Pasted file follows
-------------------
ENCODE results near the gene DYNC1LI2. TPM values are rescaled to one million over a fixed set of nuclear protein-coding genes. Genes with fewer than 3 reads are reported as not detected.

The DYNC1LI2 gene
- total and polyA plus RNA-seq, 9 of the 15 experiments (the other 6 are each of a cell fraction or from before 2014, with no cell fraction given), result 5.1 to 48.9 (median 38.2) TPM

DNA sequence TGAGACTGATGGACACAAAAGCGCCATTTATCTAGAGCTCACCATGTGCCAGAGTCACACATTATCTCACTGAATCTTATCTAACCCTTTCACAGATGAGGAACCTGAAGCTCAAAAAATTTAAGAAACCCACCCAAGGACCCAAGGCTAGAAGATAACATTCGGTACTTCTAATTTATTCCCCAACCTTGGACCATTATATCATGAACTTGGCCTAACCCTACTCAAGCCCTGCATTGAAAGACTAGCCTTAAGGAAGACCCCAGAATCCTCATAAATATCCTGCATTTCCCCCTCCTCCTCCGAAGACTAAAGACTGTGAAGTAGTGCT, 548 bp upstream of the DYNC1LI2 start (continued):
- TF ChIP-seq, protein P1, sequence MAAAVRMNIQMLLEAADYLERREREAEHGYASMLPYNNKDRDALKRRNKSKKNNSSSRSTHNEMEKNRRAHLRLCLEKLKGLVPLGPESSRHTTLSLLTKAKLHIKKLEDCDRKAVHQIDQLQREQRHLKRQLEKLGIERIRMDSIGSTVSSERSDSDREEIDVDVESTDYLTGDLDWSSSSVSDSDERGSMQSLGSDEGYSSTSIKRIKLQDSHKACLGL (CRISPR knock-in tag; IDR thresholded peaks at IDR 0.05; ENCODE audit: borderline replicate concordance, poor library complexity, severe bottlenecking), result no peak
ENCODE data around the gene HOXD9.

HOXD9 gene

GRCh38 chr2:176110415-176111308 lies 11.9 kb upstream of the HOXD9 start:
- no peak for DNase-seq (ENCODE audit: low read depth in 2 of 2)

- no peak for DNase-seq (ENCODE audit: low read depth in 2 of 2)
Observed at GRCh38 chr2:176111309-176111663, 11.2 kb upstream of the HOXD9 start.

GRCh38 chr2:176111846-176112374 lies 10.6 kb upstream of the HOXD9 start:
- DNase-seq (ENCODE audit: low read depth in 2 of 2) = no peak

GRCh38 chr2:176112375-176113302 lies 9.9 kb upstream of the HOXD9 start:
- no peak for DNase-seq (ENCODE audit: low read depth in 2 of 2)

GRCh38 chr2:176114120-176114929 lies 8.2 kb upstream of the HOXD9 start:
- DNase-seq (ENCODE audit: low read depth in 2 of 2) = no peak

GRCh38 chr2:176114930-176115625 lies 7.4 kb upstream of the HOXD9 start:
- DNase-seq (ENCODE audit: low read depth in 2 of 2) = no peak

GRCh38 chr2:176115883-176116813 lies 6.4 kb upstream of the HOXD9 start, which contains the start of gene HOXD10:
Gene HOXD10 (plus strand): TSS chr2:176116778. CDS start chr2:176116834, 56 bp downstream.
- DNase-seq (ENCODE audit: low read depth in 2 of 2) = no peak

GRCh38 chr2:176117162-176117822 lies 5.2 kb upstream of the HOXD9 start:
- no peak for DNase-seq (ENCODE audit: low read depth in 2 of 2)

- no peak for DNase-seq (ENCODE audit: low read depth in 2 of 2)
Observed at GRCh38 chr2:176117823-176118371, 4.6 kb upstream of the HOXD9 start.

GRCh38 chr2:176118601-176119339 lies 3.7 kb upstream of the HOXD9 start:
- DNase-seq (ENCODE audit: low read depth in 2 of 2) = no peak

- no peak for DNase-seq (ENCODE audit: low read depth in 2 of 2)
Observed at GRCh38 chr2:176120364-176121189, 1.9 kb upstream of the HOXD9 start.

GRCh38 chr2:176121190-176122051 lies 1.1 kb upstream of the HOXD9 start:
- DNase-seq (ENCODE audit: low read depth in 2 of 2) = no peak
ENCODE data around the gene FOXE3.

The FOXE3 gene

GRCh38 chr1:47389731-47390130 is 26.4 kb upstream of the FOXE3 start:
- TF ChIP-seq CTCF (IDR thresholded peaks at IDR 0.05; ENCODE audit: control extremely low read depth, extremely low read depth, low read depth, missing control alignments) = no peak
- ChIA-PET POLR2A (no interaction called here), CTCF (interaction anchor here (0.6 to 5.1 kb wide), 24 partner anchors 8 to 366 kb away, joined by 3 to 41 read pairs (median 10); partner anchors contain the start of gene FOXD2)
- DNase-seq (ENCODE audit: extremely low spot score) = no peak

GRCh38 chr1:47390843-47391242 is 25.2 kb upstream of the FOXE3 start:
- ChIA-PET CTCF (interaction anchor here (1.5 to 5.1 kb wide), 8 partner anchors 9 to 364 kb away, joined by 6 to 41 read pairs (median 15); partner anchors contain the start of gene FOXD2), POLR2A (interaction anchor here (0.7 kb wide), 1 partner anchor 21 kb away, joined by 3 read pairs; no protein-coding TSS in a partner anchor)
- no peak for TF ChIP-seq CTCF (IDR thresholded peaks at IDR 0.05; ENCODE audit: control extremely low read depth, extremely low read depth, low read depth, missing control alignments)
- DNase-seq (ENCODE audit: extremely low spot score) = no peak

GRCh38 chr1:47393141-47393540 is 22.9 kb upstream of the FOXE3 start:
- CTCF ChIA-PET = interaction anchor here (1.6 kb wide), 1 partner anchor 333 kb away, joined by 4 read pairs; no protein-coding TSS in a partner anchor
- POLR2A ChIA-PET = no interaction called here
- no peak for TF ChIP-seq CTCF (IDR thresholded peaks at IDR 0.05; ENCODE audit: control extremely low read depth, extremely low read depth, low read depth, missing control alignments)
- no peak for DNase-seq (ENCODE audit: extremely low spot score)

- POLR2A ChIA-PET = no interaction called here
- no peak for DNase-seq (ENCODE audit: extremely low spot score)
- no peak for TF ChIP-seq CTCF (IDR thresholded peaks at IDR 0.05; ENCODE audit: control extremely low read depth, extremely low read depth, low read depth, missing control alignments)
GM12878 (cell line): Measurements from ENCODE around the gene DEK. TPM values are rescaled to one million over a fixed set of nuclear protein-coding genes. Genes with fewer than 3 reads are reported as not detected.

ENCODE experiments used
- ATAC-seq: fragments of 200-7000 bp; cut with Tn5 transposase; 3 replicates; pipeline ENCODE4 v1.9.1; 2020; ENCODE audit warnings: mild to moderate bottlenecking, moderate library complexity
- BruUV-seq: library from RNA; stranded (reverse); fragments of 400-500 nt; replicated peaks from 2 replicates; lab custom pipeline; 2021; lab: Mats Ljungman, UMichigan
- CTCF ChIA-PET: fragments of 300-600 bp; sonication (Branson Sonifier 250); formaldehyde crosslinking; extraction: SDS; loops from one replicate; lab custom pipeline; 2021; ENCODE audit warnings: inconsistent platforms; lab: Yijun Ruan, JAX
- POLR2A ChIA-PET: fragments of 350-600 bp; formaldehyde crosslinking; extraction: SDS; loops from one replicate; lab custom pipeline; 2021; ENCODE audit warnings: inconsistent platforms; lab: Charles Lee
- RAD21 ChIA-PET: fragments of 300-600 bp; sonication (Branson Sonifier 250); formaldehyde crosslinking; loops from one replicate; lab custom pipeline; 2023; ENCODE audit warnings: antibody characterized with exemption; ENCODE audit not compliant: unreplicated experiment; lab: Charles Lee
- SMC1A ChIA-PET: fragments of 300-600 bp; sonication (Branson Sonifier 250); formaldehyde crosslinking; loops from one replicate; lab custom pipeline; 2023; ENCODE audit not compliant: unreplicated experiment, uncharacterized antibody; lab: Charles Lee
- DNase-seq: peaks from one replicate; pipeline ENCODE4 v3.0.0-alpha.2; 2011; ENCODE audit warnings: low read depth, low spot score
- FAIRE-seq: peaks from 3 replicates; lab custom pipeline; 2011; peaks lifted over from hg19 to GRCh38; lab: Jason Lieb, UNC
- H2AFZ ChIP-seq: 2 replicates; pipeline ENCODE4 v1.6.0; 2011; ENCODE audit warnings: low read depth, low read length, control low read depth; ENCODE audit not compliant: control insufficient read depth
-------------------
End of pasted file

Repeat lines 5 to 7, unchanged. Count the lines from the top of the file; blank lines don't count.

- TF ChIP-seq, protein P1, sequence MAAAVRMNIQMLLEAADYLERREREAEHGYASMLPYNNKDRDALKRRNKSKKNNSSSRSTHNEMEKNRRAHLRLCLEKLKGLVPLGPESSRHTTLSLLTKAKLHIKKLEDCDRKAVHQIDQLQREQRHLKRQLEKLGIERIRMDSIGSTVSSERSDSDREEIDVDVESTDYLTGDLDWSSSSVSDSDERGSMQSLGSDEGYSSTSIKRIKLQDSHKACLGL (CRISPR knock-in tag; IDR thresholded peaks at IDR 0.05; ENCODE audit: borderline replicate concordance, poor library complexity, severe bottlenecking), result no peak
ENCODE data around the gene HOXD9.

HOXD9 gene